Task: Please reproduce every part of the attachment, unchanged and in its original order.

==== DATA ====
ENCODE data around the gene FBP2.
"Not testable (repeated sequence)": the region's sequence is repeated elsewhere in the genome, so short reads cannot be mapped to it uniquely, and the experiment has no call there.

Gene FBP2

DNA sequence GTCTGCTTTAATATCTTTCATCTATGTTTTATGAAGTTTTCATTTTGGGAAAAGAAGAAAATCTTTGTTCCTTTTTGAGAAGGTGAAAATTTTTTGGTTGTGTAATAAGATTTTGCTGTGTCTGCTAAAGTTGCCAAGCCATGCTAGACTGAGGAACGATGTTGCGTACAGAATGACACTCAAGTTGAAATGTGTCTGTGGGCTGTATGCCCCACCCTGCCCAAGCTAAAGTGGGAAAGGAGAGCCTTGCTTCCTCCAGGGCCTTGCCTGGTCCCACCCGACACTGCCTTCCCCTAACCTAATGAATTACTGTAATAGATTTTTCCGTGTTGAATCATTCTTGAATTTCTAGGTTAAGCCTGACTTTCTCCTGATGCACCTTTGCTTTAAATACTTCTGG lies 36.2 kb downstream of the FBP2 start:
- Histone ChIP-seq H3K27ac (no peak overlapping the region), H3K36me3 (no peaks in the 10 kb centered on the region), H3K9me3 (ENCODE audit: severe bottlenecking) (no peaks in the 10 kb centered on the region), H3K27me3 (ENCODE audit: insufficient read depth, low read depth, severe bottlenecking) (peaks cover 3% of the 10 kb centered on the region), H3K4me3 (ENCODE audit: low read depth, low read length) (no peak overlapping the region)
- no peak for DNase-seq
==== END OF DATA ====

ENCODE data around the gene FBP2.
"Not testable (repeated sequence)": the region's sequence is repeated elsewhere in the genome, so short reads cannot be mapped to it uniquely, and the experiment has no call there.

Gene FBP2

DNA sequence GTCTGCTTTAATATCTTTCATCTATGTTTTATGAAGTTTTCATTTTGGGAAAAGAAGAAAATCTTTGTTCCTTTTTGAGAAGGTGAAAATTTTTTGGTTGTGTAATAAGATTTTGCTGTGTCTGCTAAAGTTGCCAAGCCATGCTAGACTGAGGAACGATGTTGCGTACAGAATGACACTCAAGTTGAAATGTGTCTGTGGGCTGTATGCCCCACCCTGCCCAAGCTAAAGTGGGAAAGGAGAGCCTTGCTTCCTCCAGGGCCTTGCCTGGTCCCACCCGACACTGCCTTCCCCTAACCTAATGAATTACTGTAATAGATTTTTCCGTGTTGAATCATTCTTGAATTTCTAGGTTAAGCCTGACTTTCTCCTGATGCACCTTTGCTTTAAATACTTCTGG lies 36.2 kb downstream of the FBP2 start:
- Histone ChIP-seq H3K27ac (no peak overlapping the region), H3K36me3 (no peaks in the 10 kb centered on the region), H3K9me3 (ENCODE audit: severe bottlenecking) (no peaks in the 10 kb centered on the region), H3K27me3 (ENCODE audit: insufficient read depth, low read depth, severe bottlenecking) (peaks cover 3% of the 10 kb centered on the region), H3K4me3 (ENCODE audit: low read depth, low read length) (no peak overlapping the region)
- no peak for DNase-seq